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From an Unexpected and Clueless Source, a Great Case for Intelligent Design

Michael Egnor


Jerry Coyne marvels at Rubik’s Cube:

Like everyone else, I once had a Rubik’s cube (the world’s best-selling toy, 350 million of them had been sold by 2009), but I am simply puzzle-illiterate, and gave it up quickly.

Coyne quotes Wikipedia:

The original (3�3�3) Rubik’s Cube has eight corners and twelve edges. There are 8! (40,320) ways to arrange the corner cubes. Seven can be oriented independently, and the orientation of the eighth depends on the preceding seven, giving 37 (2,187) possibilities. There are 12!/2 (239,500,800) ways to arrange the edges, since an even permutation of the corners implies an even permutation of the edges as well. (When arrangements of centers are also permitted, as described below, the rule is that the combined arrangement of corners, edges, and centers must be an even permutation.) Eleven edges can be flipped independently, with the flip of the twelfth depending on the preceding ones, giving 211 (2,048) possibilities.


which is approximately 43 quintillion.

The puzzle is often advertised as having only "billions" of positions, as the larger numbers are unfamiliar to many. To put this into perspective, if one had as many standard sized Rubik’s Cubes as there are permutations, one could cover the Earth’s surface 275 times.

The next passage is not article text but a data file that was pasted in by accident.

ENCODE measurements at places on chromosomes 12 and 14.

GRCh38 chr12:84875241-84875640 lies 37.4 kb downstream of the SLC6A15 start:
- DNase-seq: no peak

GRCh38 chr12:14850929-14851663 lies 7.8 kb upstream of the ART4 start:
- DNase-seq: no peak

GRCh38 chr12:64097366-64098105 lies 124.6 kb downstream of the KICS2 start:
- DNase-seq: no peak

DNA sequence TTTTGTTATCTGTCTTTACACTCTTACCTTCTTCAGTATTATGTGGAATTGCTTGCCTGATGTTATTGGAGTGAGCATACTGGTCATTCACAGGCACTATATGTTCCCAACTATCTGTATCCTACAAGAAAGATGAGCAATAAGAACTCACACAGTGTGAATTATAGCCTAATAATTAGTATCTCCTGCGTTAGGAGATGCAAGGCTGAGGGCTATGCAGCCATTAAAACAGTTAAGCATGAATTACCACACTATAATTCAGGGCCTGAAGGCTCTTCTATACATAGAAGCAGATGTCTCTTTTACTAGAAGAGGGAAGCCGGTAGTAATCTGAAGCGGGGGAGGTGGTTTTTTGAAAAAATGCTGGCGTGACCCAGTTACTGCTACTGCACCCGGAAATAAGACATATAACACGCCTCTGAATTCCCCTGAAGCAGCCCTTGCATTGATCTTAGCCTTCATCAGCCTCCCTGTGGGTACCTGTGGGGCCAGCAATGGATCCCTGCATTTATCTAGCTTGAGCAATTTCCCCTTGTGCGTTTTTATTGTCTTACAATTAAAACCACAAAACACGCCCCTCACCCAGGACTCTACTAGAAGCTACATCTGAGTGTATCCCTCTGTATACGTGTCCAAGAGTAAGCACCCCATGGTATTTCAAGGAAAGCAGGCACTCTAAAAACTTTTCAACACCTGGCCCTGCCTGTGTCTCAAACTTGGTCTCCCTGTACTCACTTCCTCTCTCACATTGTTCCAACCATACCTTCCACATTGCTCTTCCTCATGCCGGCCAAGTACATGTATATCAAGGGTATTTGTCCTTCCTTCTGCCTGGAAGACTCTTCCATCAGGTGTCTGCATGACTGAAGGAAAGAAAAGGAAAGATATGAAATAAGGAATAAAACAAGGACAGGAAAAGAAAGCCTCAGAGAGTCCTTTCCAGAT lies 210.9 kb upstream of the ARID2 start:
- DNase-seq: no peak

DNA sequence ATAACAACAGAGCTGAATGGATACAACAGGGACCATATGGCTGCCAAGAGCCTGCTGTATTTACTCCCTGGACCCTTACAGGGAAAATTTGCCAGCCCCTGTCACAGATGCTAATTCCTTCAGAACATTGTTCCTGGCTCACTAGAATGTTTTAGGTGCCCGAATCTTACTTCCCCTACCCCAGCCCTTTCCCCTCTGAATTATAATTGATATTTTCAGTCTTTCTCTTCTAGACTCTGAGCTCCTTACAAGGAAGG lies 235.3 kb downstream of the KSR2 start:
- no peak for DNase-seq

And Coyne is right. The combinatorial possibilities are astonishing, and the likelihood of arriving at a combination that successfully solves the puzzle is nil, unless intelligence is applied.

Living things are an immensely more complex "solution" to adaptive puzzles than a solved Rubik’s Cube.

Darwinists will argue that evolution is not random. They will insist that while variation is random, natural selection is not.

Honest people will reply that we must look at evolution as a whole — random-variation-and-natural-selection. Evolution is a solution to an adaptive puzzle, just as a correctly aligned Rubik’s Cube is a solution to a puzzle.

Both solutions are impossible without intelligence, because quintillions of undirected combinatorial possibilities preclude success.

Life, like a solved Rubik’s Cube, is incontrovertible evidence for intelligent design.

Photo credit: Cathy Crose/Flickr.

Michael Egnor

Senior Fellow, Center for Natural & Artificial Intelligence
Michael R. Egnor, MD, is a Professor of Neurosurgery and Pediatrics at State University of New York, Stony Brook, has served as the Director of Pediatric Neurosurgery, and award-winning brain surgeon. He was named one of New York’s best doctors by the New York Magazine in 2005. He received his medical education at Columbia University College of Physicians and Surgeons and completed his residency at Jackson Memorial Hospital. His research on hydrocephalus has been published in journals including Journal of Neurosurgery, Pediatrics, and Cerebrospinal Fluid Research. He is on the Scientific Advisory Board of the Hydrocephalus Association in the United States and has lectured extensively throughout the United States and Europe.